Earlier, in a press release, the TATA Steel board declared that it had approved the scheme of amalgamation between seven of its group’s companies and itself. Recommended to the board by a group of independent directors, the merging paves the way for the company to simplify the company structure, as well as pool ample resources to create broader horizons to amplify shareholders’ value in the stock market.
What is the purpose of the merge?
Under the backdrop of the group’s 5S strategy- simplification, synergy, scale, sustainability, and speed, the move will upgrade Tata’s expectations of growth, operational efficiency, and reducing administrative expenses by decreasing multiple companies budding within the group.
As we wait for the market to react to this highly anticipated move, a question begs to differ:
How did Tata Steel manage to grow into a formidable country?
Well, the credit goes to the one who strived to build a strong economic foundation for India rather than building his own fortunes: Jamsetji Nusserwanji Tata.
“A nation that understood the value of iron would reap its weight in gold”– these words, spoken by British historian Thomas Carlyle in his lecture stirred a tiny flame in the mind of Jamshetji Tata, who, while building his textile industry in India, researched for 17 long years to find high-quality iron ore deposits in the country.
Following the discovery of a massive ore deposit in Sakchi, in present-day Jharkhand, late PN Bose, a pioneering geologist, wrote a letter to J N Tata on February 24, 1904, which led to the founding of Tata Iron and Steel Company at Sakchi, Asia”s first ever privately owned iron and steel plant.
Although J N Tata could not see his dreams unfolding in front of him, as he bid farewell to his life in 1904, his son Sir Dhorabji Tata manifested his vision forward, establishing the Tata iron and steel company (TISCO) in August 1907. Under the wings of Tata group, the first steel ingot was produced in the company in 1912.
How did the British react to this development?
the British, let the booming Indian enterprise grow, not because they appreciated India utilizing its resources to employ thousands and help the economy but rather, to churn out Indian-made high-quality steel to build India’s railway network and expand trade, in a cost-effective strategy.
Moreover, realizing that importing ore for the construction of railways was a costly affair, and excavating iron ore deposits across the Indian subcontinent wasn’t a viable option, the British liberalized mining laws in the hopes that industrialists would use Indian resources to build enterprises that in turn will help the British government.
The company gained prominence and stakes grew rapidly during World War I in 1914, wherein they helped the British win on the frontlines, a controversial allegiance that secured the company into Indian hands. Tata Steel supplied 1,500 miles of rail and 300,000 tonnes of steel material at concessional rates for the military campaigns against german aggression.
By 1939, Tisco was the largest iron and steel producing company in the entire British empire!
The nation builders of India post-independence
Post India’s independence in 1947 and the historical aftereffects of partition, the newly elected government of the Indian union had the mammoth task of making India self-sufficient. The Tata group leaped into the opportunity of building the nation from scratch.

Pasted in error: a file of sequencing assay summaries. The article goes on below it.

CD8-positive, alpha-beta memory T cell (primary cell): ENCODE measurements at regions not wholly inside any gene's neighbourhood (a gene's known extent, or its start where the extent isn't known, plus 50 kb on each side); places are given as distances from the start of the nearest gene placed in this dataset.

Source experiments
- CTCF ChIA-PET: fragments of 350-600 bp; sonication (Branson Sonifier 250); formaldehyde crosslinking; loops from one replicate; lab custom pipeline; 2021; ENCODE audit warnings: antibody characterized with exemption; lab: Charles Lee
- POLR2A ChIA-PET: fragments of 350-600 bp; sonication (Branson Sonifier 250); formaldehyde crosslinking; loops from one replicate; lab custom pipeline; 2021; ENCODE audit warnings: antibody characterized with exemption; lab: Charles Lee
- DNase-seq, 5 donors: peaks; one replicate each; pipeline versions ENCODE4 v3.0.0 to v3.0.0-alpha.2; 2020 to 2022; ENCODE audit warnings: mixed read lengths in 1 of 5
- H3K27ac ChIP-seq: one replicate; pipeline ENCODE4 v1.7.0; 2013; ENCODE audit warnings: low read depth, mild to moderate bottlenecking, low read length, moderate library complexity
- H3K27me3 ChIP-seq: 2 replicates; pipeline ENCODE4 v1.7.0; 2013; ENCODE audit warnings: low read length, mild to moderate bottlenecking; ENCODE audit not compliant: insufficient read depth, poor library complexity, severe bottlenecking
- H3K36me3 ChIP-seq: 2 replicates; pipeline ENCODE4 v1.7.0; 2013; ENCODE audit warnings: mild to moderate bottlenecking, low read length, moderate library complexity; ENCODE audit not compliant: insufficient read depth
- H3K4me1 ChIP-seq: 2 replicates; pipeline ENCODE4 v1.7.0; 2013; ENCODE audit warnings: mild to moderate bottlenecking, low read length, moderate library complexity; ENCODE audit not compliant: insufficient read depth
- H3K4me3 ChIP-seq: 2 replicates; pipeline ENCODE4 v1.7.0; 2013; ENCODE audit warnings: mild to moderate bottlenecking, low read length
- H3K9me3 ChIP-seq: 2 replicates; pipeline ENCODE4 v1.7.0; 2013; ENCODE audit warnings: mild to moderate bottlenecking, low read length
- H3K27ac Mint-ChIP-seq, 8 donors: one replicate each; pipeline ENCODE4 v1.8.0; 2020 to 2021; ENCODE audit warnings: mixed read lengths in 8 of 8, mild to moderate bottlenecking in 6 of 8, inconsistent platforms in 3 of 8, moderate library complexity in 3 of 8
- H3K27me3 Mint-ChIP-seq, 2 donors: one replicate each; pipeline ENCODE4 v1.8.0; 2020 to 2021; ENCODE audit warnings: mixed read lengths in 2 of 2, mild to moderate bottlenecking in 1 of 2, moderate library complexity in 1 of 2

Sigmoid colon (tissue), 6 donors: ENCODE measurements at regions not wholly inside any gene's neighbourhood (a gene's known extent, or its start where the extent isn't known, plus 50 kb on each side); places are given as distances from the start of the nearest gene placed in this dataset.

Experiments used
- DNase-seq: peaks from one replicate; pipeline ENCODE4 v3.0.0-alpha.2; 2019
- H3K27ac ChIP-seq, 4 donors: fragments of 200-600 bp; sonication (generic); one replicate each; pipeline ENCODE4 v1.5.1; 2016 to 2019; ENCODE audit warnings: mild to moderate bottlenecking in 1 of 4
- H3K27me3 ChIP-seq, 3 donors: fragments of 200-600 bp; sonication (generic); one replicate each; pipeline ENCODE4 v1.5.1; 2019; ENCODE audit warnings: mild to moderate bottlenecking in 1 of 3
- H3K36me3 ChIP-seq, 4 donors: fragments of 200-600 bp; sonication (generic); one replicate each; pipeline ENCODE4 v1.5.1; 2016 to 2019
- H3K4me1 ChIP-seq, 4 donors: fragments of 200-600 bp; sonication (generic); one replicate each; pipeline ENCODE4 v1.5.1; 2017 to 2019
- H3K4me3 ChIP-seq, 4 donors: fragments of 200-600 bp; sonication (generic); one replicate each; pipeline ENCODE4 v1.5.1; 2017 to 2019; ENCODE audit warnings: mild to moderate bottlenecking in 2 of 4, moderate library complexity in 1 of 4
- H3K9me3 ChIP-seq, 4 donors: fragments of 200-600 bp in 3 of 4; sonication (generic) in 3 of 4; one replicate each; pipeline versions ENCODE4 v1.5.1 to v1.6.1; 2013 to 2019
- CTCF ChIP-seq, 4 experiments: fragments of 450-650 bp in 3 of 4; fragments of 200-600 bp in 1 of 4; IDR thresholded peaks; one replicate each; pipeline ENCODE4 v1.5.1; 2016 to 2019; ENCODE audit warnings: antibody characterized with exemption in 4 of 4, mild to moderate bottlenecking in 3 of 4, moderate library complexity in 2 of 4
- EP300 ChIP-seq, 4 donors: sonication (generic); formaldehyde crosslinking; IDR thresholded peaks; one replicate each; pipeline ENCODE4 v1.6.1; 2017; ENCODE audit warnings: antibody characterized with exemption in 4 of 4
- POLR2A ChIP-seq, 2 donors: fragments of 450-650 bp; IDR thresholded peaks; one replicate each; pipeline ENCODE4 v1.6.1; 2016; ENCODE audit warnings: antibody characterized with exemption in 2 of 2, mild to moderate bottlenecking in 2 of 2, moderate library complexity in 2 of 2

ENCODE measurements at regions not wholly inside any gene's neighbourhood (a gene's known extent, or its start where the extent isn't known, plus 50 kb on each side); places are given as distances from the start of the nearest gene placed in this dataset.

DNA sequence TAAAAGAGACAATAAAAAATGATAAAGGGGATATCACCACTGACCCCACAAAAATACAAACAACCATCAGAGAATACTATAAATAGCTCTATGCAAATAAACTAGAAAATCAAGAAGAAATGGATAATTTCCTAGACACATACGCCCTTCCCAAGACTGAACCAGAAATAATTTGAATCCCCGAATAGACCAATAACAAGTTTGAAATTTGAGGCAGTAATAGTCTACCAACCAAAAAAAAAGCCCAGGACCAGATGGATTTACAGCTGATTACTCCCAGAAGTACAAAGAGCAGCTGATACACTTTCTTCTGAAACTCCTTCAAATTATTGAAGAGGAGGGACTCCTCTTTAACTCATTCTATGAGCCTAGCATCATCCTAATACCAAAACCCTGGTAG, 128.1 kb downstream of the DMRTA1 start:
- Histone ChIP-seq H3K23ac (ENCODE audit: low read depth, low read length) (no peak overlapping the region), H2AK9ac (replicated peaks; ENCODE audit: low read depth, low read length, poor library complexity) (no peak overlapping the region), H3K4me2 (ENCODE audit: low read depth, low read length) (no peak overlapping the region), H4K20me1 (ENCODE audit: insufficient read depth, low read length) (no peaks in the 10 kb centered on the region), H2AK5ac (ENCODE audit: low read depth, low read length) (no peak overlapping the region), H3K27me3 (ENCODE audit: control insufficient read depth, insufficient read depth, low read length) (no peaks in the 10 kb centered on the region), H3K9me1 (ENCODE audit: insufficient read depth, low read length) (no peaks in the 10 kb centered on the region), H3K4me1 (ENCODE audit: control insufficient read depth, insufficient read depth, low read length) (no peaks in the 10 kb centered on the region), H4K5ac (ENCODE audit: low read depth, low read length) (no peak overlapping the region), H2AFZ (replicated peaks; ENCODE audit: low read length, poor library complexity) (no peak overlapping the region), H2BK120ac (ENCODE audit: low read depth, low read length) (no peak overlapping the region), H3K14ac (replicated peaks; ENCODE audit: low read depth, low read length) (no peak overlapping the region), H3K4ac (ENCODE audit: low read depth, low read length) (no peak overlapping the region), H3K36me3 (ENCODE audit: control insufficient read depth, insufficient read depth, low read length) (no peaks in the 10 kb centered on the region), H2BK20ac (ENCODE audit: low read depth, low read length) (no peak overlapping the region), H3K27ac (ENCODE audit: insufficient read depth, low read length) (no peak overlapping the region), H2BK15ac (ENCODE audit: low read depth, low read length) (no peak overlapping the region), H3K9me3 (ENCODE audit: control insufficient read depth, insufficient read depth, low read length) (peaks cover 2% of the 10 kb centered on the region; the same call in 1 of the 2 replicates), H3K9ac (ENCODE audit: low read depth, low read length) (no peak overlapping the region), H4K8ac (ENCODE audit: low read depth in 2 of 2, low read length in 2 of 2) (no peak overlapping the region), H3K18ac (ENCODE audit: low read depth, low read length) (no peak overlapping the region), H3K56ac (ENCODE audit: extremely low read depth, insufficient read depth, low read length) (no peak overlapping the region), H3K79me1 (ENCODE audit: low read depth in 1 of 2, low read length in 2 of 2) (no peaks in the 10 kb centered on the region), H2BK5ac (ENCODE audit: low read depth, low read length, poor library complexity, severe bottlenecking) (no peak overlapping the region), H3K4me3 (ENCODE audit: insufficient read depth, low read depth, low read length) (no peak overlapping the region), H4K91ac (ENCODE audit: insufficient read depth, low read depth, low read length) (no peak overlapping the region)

From providing the steel for the building of the Howrah bridge in Kolkata to the Bhakra Nangal project and many more, Tata steel contributed to the collective morale of developing the India of our dreams.
The jaw-dropping reforms initiated by the Government of P V Narasimha Rao in 1991 led to the massive opening of international trade and investment, deregulation, and privatization. The decision also strapped earlier trade controls and restrictions, ushering a new bloom into the development of the country.
Facing the momentous change of economic liberalization, Tata steel kickstarted initiatives to restructure company structures and a renewed focus on customer and quality-driven changes.
The legacy of Tata steel
Today generations of employees working in the company remember the legacy left behind by their predecessors. It has a presence in around 50 countries with manufacturing operations in 26 countries which include the UK, France, and Canada.
Initiatives such as Leave with Pay, the Workers’ Provident Fund Scheme, the Workmens’ Accident Compensation Scheme, Maternity Benefits, Eight-Hour Working Days, Free Medical Aid, Retirement Gratuity, and Profit-Sharing Bonus were introduced by Tata Steel long before they were enforced by law.
The Jamshedpur-based behemoth recently changed its name from TISCO to Tata Steel Ltd. in 2005.
Reporting an output of over 19.06 million tonnes in the 2021-22 fiscal, the company recently completed its acquisition of Neelachal Ispat Nigam Ltd in July 2022, and now gears up to merge sister companies with itself.
In an interview with The Economic Times, T V Narendran, CEO and MD of Tata steel commented on Tata Steel’s future acquisition plans :
“India is fundamentally a good place to manufacture steel, as it has iron ore unlike most of the other big steel-producing countries. Also, much of the iron ore is in some of the poorest parts of India. Therefore it has a great opportunity to create steel capacities, jobs, and also be an exporter.” he added.
The company still manages to employ millions and hopefully will continue to do under the helm of Ratan Tata, the industrialist tycoon beloved by the masses.